dare2go

South Peru: Arequipa to Chile


Farm Compound near Sillustani

Continuation from < Page 1 < !

Arequipa is an attractive city with a number of impressive colonial buildings constructed from white volcanic material called 'sillar', but the real attraction is the Santa Catalina Convent. Covering an area of more than 2 hectares, it is really a miniature walled town within the city. It once housed 450 nuns - plus their servants - who lived in complete seclusion. The Convent has been completely restored and the remaining nuns have retreated to a small section, and opened up the rest to the public. It is a very relaxing, as well as interesting, experience to wander along the cobbled streets and through the buildings, envisaging the lives of these women in the beautiful surroundings. It didn't appear to be all that harsh, but rather peaceful and comfortable.
Because we were really keen to stay at low altitude for a while, we did forgo the opportunity to visit the Colca Canyon, which must be an impressive sight and also presents the opportunity to see condors. With Arequipa we finished our time in Peru and crossed into Chile via Tacna on October 7, after almost 2 months in the country. It contained some very real highlights, but I must mention that the Atacama Desert which runs the length of the coast was not really one of them.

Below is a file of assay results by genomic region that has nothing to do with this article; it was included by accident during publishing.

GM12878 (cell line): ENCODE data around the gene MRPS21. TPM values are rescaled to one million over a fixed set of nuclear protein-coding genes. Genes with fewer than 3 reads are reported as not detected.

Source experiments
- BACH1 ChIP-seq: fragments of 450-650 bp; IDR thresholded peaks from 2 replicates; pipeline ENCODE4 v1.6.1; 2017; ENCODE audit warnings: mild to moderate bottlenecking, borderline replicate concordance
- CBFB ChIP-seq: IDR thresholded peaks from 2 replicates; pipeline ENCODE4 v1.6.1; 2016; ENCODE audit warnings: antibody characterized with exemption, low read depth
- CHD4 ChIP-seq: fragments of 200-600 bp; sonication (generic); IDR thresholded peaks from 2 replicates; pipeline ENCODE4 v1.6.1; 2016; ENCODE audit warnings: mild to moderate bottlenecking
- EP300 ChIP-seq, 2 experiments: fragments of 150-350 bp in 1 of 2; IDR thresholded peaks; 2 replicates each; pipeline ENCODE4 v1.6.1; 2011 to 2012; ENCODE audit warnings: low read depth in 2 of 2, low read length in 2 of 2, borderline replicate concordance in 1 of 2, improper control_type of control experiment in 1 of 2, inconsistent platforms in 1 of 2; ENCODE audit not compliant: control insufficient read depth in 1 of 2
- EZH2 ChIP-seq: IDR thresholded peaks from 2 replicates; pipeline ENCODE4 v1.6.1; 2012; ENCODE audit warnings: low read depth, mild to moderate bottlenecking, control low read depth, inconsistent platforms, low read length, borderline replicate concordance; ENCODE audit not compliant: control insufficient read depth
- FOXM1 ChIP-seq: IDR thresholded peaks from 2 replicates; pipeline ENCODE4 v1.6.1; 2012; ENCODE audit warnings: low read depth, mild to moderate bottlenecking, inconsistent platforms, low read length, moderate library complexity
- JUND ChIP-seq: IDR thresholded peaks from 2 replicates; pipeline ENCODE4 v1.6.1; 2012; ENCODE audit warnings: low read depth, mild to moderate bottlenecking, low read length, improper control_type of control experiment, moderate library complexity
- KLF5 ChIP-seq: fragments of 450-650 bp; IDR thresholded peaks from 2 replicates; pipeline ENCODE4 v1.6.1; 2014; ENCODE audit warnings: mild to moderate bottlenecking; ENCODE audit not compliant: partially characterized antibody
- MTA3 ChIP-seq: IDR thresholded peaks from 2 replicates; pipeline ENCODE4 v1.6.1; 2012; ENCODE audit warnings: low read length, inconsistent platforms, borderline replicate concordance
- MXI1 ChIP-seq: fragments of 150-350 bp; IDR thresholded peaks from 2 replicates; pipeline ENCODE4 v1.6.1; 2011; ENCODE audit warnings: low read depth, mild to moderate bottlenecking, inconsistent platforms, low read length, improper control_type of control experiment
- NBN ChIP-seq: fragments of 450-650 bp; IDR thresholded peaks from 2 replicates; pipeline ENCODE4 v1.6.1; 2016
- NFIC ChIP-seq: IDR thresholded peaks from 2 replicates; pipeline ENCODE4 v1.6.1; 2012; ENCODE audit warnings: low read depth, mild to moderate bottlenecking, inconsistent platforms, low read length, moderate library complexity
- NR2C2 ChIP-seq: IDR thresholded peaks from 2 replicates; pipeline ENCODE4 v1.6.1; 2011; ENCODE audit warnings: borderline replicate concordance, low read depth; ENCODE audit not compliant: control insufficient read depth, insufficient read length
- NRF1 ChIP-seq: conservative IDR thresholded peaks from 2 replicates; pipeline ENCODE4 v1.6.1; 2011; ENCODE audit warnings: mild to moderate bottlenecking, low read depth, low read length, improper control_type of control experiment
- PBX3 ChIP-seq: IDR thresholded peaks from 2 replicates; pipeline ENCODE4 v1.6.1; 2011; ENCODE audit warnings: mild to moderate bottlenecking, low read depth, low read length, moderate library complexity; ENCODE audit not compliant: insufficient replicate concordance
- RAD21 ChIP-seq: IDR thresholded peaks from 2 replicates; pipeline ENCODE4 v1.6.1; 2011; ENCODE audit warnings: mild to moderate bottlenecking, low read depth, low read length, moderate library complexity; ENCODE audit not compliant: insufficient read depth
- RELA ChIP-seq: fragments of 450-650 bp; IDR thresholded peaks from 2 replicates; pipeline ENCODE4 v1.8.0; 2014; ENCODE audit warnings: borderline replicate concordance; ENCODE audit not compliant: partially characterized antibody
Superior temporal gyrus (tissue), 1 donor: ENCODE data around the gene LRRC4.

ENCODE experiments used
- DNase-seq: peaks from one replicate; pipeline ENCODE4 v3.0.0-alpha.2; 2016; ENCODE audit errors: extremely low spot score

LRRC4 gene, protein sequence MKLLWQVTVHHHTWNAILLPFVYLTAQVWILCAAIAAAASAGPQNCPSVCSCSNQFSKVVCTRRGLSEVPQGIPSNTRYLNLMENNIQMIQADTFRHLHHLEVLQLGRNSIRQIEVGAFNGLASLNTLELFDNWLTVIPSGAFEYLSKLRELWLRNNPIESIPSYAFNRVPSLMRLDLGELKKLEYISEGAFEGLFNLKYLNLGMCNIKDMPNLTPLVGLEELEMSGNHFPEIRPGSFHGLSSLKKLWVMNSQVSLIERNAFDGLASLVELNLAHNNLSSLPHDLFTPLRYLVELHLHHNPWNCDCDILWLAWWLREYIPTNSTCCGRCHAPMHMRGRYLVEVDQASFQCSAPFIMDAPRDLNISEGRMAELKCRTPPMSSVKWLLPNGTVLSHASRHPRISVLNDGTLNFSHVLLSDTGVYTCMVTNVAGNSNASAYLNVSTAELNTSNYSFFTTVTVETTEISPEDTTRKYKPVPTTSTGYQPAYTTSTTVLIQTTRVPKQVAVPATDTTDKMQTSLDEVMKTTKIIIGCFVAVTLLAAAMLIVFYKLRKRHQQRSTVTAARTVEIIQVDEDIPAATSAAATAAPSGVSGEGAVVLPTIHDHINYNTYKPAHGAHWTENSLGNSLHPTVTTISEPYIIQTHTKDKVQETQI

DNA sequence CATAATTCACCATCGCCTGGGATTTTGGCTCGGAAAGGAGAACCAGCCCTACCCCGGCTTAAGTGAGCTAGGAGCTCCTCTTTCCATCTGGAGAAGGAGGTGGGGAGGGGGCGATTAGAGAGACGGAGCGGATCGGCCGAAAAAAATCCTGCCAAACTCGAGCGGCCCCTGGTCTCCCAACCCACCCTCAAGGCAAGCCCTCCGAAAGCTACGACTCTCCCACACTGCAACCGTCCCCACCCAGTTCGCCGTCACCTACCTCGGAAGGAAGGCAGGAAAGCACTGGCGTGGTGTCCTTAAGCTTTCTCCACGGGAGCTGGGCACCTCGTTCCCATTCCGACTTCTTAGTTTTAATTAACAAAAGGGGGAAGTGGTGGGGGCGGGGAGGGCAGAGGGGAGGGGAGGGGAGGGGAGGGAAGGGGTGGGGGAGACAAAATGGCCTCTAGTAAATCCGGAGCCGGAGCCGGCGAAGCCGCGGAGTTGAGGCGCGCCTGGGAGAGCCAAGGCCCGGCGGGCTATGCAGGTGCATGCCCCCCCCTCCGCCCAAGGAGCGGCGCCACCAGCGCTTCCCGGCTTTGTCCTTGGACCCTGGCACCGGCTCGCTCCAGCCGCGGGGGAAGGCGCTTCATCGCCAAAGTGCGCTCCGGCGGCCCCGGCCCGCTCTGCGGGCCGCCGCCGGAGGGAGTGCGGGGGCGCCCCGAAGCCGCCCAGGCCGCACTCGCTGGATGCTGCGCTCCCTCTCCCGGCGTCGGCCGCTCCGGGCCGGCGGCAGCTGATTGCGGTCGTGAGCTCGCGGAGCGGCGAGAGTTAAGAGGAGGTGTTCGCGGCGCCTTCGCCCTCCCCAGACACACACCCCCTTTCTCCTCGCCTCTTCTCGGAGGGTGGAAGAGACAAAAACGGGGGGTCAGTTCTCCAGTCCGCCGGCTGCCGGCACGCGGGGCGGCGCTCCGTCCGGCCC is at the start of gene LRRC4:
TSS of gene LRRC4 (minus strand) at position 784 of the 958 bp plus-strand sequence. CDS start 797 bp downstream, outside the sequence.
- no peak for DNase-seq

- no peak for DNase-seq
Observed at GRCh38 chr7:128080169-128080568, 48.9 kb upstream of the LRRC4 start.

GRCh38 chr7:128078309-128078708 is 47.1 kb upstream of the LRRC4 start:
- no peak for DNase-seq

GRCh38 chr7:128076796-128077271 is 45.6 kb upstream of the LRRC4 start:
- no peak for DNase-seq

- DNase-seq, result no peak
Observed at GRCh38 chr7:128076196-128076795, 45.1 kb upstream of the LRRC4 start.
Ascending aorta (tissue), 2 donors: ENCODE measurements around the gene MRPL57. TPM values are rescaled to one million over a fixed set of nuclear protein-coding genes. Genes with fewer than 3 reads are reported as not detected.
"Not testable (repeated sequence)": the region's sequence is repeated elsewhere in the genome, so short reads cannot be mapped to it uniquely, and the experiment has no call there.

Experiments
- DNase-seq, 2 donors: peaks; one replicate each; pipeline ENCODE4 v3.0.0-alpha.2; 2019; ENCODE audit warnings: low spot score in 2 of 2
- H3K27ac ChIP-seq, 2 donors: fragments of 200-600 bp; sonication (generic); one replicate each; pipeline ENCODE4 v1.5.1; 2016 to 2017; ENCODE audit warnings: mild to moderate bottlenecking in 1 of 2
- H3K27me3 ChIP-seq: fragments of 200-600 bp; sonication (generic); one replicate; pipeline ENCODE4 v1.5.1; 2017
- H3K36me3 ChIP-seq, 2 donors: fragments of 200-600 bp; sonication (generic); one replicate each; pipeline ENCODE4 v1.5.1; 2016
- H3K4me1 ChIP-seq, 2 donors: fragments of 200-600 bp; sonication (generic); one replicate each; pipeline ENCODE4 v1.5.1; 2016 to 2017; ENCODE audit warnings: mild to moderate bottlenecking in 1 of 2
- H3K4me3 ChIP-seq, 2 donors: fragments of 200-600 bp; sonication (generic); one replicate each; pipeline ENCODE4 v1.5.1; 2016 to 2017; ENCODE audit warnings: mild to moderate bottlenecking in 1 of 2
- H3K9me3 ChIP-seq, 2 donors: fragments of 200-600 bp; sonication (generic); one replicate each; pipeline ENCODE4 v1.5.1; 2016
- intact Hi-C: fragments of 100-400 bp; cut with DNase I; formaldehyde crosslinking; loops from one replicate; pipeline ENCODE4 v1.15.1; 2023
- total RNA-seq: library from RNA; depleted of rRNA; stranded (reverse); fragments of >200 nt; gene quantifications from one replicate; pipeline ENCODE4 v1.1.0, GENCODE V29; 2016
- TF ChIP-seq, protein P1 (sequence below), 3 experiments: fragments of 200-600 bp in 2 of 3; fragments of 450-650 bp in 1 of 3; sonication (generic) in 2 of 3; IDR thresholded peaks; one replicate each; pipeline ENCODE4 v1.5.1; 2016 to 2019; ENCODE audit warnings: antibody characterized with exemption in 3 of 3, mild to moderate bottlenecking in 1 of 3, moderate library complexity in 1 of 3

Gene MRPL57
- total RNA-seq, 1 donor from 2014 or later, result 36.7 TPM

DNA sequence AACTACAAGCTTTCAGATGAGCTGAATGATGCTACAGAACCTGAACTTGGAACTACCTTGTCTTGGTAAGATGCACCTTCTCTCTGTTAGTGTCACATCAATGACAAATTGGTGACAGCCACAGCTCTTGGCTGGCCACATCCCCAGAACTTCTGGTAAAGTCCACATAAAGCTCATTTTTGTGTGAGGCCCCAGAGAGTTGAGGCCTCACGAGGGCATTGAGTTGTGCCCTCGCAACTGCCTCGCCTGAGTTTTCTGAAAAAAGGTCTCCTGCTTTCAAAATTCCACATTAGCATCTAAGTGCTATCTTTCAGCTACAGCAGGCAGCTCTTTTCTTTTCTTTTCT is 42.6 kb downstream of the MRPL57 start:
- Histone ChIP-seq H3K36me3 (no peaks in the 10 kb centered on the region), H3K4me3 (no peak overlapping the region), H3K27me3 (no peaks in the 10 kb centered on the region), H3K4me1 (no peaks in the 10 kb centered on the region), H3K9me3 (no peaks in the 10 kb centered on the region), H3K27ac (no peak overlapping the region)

Our visit to Chile will be quite short this time because we are really just in transit on the way to Argentina. The northern part of Chile is 2000 kilometres more of the Atacama Desert and we have no desire to spend more time than we have to in this barren landscape, although the sand and rocks do have a little more colour down here. We stopped in Arica for a few days, more to rest and enjoy being at sea level again than to visit the sights. The town does have an unusual church which is designed by Eiffel and built of iron. It also has a very busy pedestrian zone with lots of outdoor restaurants, one of which serves very good gelati.
From there we headed south to Iquique along the Panam, which follows an inland route and runs along a plateau of around 1000m. The plateau descends into several valleys along the way. We took passing notice of a number of geoglyphs which could be seen from the highway, and also detoured to visit the Gigante de Atacama, which is east of Huara off the road to Bolivia. It was during this small detour that we had problems with our engine stalling (turned out to be an exposed wire shorting out on the chassis) and a flat tyre, both at the same time! This made the detour a couple of hours instead of about 20 minutes... But the cavalry arrived just when we needed them. We had thought we might be stranded out there because we couldn't get the truck to start and there was absolutely no-one else around. A couple of carabineros turned up as part of their normal round and didn't leave until we had the truck going, and then followed us back to Huara. One of them helped Juergen tape up the exposed wire and we then slept the night next to the police station. We have had no more problems with the engine stalling since.